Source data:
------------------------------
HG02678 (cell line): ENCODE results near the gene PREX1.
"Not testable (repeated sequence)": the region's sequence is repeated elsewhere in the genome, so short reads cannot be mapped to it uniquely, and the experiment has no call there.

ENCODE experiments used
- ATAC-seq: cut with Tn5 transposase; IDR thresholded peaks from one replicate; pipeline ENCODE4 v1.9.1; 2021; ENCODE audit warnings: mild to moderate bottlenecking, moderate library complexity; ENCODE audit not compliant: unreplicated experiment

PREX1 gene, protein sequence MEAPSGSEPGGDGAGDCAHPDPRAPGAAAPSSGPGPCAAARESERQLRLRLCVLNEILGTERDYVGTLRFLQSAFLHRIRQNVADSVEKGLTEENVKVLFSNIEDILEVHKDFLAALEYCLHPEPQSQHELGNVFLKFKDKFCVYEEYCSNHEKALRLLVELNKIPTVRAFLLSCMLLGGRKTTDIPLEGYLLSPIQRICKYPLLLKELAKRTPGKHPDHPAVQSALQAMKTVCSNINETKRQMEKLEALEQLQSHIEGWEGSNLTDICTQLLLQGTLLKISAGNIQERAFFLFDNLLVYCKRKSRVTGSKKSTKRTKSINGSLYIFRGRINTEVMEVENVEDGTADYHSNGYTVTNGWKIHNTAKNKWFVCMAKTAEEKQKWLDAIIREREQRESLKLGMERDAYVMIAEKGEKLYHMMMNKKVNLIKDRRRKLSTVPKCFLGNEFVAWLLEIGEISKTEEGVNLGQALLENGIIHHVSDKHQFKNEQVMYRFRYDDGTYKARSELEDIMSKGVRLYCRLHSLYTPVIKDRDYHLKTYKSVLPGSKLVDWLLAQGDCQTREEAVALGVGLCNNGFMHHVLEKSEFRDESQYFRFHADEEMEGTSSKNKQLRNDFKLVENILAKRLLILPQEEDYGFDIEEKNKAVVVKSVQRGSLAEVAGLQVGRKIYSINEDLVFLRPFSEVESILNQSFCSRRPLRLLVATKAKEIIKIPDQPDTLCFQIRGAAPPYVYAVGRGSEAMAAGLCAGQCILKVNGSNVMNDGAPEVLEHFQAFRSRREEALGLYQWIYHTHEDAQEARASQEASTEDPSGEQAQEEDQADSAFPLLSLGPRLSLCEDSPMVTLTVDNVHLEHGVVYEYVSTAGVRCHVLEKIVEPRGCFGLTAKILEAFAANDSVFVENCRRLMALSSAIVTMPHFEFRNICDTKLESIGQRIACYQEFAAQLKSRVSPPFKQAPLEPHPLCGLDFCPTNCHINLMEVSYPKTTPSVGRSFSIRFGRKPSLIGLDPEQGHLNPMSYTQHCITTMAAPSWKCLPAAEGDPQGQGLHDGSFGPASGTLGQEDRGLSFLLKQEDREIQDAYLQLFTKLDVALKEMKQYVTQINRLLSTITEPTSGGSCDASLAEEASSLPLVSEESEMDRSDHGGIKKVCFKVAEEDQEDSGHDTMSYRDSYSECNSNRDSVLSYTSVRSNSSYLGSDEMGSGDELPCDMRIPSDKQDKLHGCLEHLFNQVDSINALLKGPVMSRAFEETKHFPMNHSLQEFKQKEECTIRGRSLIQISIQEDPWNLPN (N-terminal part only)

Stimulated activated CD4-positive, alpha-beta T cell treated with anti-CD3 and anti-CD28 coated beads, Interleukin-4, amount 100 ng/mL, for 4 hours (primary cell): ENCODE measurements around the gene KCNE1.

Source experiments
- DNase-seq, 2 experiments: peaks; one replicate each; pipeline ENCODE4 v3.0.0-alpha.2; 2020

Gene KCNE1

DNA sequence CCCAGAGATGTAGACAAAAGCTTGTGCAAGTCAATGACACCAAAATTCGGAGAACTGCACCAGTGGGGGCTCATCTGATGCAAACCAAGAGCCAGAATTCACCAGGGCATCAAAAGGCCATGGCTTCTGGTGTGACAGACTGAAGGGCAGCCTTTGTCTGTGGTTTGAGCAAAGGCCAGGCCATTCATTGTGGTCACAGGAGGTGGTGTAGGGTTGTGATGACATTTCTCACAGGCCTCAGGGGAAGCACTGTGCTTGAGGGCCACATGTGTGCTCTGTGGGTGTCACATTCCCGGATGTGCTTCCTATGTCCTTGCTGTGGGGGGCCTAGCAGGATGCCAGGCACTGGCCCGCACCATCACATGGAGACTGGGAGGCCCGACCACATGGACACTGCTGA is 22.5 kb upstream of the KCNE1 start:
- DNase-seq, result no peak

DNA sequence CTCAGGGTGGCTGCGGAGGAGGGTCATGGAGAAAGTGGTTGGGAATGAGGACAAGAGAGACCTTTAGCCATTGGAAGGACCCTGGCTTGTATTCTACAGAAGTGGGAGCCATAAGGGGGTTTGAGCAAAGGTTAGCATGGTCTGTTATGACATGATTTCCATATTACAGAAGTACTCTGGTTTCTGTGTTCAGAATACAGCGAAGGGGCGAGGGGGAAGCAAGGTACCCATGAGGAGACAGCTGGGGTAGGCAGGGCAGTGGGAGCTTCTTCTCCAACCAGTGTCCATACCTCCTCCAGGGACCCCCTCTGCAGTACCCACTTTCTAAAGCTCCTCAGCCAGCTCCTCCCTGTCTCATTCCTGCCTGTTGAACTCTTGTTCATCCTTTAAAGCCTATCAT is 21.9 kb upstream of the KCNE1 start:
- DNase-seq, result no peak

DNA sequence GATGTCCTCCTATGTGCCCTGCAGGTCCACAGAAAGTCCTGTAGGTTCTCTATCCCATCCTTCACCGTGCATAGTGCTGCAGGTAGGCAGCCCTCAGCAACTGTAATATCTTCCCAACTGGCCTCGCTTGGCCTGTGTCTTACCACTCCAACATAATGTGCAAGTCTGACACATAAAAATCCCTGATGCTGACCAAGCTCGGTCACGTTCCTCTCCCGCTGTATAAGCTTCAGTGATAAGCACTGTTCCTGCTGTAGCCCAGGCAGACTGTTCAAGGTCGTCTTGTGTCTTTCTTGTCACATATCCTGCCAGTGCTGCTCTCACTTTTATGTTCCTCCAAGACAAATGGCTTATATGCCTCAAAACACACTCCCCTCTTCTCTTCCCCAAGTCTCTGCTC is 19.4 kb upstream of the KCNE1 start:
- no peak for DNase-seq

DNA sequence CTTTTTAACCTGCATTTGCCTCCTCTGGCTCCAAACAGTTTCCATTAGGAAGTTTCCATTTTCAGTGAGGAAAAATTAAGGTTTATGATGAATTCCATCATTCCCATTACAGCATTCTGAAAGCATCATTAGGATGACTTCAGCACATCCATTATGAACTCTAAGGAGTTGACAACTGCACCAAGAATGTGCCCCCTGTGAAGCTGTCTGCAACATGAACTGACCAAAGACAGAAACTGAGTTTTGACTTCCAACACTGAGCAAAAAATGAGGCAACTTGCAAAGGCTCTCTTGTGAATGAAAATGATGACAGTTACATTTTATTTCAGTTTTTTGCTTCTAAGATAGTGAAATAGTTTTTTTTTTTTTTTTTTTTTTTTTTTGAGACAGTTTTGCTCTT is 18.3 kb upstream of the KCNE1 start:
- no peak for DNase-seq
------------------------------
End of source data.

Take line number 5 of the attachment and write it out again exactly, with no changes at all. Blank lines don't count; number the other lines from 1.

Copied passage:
PREX1 gene, protein sequence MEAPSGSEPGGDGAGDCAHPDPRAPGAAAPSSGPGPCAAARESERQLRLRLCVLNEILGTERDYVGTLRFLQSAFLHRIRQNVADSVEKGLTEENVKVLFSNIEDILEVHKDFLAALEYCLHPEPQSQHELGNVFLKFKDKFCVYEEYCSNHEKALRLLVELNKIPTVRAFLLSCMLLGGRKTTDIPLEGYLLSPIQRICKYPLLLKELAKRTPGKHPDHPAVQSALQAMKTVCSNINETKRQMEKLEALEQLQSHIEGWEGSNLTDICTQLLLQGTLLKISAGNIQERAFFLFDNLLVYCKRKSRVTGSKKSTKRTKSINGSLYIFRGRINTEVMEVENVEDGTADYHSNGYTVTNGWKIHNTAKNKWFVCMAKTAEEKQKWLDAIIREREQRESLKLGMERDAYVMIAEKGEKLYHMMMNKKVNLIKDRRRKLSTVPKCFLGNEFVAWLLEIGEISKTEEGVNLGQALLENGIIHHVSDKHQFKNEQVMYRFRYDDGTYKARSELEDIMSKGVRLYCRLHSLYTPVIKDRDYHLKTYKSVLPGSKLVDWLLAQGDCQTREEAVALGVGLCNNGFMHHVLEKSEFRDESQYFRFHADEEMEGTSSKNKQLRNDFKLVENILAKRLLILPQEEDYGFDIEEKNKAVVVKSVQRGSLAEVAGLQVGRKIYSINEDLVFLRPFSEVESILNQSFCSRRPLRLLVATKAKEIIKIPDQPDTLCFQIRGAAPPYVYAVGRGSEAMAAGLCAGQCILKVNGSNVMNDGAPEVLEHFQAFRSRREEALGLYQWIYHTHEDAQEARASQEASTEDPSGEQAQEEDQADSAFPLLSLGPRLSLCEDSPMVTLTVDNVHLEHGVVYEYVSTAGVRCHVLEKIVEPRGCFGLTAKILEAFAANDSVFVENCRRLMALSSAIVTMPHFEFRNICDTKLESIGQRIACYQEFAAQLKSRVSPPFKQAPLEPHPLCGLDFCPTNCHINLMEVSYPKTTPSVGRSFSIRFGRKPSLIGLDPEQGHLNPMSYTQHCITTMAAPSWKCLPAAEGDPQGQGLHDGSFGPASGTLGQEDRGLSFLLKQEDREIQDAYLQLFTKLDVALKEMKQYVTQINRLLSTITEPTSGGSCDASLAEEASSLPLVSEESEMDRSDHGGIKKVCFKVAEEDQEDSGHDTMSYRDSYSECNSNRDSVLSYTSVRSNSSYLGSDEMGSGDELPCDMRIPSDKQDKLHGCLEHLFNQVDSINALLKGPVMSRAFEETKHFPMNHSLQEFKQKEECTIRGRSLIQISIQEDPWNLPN (N-terminal part only)